Measures to streamline the deportation of failed asylum seekers are set to be implemented speedily.
The new proposals are contained in immigration legislation which is currently before the Dail and expected to be given a higher status by the Government.
The plan is to eliminate multiple challenges by lawyers for a failed asylum applicant in the courts to prevent a deportation.
The streamlined judicial review process will mean that an asylum seeker can be granted only a single review of a ministerial decision in the courts.
This will allow all elements of an asylum application to be dealt with together, and if the claims are unsuccessful, the failed applicant will be liable for deportation without further challenges.
In certain cases, the deportation will go ahead, even if the legal objections have not been fully sorted out in the courts.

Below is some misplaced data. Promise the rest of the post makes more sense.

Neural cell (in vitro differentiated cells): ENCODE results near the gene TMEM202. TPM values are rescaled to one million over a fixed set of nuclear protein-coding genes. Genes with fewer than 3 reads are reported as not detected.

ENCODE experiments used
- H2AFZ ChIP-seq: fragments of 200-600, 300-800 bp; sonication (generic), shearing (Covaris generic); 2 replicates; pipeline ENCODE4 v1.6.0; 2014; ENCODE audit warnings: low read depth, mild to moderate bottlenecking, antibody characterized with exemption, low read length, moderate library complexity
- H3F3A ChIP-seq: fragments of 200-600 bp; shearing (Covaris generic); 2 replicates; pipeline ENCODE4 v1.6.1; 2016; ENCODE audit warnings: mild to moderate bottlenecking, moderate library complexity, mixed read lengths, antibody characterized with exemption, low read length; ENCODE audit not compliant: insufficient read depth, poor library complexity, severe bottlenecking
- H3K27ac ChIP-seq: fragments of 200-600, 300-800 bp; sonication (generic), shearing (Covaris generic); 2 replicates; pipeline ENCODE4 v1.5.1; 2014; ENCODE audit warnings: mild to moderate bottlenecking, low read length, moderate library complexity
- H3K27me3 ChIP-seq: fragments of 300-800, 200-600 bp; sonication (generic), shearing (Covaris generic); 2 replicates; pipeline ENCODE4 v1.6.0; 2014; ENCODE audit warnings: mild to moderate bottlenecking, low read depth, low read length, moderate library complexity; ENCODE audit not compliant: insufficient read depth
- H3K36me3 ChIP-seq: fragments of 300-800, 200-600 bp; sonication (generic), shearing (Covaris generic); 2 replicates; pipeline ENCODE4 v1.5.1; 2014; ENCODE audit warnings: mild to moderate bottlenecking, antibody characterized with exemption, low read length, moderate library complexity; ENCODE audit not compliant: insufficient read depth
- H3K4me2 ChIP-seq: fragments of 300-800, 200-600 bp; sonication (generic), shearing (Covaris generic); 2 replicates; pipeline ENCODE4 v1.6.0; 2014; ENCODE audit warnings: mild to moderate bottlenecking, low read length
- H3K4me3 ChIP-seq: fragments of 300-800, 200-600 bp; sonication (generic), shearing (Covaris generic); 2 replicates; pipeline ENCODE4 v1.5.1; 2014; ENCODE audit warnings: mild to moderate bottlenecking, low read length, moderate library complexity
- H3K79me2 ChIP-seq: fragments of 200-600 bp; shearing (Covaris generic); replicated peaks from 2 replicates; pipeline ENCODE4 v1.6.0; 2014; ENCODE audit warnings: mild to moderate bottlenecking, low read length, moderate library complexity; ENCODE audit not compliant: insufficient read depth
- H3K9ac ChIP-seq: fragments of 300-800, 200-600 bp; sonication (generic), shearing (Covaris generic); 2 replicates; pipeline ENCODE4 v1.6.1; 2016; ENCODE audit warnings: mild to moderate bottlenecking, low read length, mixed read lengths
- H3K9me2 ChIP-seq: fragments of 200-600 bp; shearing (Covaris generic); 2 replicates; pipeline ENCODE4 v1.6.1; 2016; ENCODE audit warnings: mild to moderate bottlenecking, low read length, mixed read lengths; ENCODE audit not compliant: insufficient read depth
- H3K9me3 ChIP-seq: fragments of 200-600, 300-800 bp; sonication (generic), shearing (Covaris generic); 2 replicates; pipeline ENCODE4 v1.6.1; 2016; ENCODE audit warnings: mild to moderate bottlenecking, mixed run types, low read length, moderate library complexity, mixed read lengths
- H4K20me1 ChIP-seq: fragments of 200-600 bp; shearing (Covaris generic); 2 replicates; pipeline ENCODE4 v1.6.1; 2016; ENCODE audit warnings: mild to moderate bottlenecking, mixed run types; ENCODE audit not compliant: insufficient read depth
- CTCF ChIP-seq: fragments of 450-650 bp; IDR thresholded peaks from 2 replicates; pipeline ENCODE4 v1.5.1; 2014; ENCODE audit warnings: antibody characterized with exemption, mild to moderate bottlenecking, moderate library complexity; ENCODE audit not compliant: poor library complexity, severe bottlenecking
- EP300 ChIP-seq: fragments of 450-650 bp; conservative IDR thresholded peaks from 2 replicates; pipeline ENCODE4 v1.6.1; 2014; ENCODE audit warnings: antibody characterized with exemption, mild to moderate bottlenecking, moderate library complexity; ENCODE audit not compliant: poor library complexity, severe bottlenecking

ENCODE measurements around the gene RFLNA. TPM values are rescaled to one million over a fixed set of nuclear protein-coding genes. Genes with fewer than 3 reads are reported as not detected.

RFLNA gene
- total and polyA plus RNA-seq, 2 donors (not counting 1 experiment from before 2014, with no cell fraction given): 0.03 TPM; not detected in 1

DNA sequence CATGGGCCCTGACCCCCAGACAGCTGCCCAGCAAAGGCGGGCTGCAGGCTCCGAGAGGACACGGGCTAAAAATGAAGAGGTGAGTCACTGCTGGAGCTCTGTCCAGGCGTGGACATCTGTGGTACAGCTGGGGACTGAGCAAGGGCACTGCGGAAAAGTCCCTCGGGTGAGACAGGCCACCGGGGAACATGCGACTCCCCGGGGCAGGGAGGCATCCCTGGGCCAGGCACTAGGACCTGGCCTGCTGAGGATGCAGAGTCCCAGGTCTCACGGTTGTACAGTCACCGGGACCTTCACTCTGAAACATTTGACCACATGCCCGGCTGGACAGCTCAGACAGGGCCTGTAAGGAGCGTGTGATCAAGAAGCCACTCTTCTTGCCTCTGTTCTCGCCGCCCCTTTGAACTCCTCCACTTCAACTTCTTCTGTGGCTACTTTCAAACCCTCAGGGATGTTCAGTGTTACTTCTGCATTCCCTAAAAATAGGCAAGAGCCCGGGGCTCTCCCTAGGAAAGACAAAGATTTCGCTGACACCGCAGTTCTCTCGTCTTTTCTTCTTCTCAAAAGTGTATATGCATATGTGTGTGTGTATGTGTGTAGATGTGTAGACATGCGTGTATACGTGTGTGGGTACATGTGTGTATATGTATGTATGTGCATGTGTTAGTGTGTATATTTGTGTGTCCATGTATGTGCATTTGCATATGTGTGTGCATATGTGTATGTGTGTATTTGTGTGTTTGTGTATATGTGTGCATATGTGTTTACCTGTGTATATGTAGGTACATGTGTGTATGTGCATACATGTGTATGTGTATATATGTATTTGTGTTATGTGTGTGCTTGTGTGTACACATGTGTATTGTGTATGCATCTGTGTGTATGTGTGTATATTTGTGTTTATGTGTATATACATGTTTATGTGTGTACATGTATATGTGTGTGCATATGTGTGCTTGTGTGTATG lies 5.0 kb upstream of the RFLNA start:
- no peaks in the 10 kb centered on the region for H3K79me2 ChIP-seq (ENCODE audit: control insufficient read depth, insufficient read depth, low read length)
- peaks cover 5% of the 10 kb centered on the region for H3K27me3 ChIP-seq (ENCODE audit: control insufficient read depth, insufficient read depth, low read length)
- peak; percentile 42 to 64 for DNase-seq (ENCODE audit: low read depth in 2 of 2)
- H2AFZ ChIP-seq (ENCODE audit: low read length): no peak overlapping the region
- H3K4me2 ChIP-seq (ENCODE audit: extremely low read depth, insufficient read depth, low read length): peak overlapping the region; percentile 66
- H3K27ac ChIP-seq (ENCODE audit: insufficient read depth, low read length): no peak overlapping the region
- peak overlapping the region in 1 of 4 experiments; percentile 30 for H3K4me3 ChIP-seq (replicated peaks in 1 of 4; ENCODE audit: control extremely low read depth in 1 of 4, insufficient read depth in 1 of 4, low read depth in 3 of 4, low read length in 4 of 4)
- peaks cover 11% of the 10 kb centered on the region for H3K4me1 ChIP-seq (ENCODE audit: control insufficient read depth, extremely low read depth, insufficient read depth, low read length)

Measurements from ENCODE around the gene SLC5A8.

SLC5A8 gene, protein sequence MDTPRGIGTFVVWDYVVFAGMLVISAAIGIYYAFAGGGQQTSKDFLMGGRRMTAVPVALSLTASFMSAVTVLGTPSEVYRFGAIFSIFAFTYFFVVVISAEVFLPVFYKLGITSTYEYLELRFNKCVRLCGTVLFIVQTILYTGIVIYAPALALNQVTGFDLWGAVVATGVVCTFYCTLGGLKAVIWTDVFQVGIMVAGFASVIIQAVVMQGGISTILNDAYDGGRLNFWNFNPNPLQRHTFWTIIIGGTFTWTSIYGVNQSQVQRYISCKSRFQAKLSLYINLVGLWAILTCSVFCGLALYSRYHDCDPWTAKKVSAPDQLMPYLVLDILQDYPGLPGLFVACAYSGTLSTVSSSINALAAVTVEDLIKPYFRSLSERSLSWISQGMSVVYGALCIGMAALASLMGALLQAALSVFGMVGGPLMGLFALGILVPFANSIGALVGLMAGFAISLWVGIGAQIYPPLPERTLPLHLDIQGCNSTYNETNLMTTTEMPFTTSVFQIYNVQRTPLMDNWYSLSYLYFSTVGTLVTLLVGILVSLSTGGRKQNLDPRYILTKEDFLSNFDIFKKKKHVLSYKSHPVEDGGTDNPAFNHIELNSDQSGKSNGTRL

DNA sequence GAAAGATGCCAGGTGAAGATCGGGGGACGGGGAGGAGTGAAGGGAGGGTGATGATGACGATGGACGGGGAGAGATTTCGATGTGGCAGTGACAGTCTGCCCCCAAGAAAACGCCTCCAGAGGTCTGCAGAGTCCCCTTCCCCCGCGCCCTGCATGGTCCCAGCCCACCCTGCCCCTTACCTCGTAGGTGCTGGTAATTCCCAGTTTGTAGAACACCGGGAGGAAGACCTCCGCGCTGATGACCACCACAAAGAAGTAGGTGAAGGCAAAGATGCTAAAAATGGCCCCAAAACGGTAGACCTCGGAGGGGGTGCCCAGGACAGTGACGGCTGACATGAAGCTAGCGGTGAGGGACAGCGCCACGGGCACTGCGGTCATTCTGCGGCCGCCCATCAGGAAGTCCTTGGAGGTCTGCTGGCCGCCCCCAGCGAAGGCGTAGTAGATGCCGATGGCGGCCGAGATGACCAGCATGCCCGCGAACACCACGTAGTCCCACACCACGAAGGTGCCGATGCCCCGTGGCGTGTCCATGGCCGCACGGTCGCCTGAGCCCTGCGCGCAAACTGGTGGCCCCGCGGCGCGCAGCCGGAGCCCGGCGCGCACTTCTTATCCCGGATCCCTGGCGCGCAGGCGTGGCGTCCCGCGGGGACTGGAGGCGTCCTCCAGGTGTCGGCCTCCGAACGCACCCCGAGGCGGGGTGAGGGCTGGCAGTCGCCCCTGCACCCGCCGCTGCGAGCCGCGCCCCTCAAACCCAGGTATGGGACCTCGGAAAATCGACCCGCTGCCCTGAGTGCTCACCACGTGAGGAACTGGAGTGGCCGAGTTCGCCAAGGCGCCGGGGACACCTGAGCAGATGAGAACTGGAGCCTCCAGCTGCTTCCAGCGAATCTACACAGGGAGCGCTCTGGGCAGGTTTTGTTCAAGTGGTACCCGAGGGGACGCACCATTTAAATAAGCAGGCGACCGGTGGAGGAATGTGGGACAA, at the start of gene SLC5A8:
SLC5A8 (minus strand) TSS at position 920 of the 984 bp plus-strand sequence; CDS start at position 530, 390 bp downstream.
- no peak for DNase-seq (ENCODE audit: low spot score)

Some 60pc of judicial reviews in the High Court are related to asylum and immigration issues and they are costing the taxpayer about €12m a year.
The cost could rise significantly this year following Thursday's Supreme Court judgment that an asylum seeker was entitled to appeal against a deportation order -- unless existing legislation is rapidly changed.
Two out of the five Supreme Court judges gave a dissenting view that the decision would mean every attempt to deport a failed asylum seeker would end in the courts, "which are already swamped by such cases", and render the courts "virtually inoperable".
Fine Gael's immigration spokesman, Denis Naughten, claimed last night that the system was "nothing short of a mess" and called on the minister to immediately take action.
He suggested that High Court judges forego holidays to clear the backlog of asylum cases and called for a more transparent process to be put in place.